How do astronomers use telescopes to take pictures of stars and planets? Can this be done at home on a smaller scale?
Most astrophotography is done using CCD cameras.
The only information that we are able to gather about the universe outside of our solar system comes to us in the form of light. Astrophotography, therefore, needs to provide a significant amount of information about the light that is gathered to create images. The majority of astrophotography uses CCD (charge couple device) cameras.
A CCD camera consists of a grid of photon receptors which count how many photons go into creating each pixel in an image. This counting process relies on the photoelectric effect, where each photon knocks an electron into a corresponding receptor. Knowing how much light has been received is handy for calculating things like luminosity.
CCD cameras are especially useful for imaging dim objects, and limitations on the hardware actually make it difficult to take pictures of things that are too bright. Astronomers typically use other forms of digital cameras for imaging the moon, sun, or even nearby planets.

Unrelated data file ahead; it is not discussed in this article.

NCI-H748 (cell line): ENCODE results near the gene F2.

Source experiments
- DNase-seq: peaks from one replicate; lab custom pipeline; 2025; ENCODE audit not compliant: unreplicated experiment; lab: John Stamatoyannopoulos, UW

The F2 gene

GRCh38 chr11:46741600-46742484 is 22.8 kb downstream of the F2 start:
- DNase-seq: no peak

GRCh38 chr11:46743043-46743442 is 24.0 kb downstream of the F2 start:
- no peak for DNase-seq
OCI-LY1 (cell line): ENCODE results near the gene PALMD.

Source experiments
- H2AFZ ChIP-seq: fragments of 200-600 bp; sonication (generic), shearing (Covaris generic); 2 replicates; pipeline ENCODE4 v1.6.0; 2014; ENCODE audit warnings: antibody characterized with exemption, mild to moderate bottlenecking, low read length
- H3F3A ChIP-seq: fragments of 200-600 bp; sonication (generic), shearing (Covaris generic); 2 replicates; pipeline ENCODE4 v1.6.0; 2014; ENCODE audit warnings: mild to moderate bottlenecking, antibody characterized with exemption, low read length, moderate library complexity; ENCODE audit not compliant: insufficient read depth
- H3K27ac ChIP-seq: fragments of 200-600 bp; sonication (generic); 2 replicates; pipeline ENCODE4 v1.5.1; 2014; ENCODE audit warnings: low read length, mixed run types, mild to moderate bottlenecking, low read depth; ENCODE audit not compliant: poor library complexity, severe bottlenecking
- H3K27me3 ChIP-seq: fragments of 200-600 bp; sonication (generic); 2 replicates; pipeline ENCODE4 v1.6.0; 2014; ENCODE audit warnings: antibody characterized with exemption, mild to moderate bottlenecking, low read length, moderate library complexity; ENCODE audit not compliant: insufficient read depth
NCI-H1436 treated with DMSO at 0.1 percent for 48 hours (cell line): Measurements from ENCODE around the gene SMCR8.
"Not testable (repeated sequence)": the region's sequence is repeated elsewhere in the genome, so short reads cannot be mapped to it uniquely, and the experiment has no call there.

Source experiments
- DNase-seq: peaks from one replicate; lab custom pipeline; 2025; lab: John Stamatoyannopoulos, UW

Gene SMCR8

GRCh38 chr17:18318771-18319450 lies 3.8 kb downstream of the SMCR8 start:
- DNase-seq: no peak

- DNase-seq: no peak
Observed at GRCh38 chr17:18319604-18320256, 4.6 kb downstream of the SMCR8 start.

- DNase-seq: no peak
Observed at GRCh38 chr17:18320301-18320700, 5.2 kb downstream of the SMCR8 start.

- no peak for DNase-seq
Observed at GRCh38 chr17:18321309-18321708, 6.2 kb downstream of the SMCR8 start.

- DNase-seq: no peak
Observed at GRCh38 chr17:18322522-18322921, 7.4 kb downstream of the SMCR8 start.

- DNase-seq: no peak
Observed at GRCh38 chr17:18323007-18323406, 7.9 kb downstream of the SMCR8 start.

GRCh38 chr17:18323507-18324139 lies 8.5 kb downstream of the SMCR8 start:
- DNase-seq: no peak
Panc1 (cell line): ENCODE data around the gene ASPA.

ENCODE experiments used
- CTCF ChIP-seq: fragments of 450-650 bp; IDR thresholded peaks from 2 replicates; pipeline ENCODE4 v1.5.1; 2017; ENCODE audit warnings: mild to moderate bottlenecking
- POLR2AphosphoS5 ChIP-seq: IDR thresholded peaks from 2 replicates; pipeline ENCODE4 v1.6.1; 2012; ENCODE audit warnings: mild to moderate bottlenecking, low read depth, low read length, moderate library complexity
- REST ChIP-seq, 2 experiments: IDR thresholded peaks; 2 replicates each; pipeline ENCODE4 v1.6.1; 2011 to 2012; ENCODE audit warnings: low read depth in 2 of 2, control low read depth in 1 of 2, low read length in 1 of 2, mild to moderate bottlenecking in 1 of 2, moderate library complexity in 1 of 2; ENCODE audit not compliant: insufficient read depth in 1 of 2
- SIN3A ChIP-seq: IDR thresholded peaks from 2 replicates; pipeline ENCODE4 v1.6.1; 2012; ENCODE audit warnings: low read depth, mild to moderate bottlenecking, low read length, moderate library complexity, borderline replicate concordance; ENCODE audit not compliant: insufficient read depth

Regardless of which device is used, the camera is typically mounted in place of the eyepiece on the telescope, effectively using the telescope as a large zoom lens. There are lots of CCD cameras on the market that can be attached to personal telescopes, as well as adapters for attaching other types of cameras to telescopes. Astrophotography is a common hobby for amateur astronomers.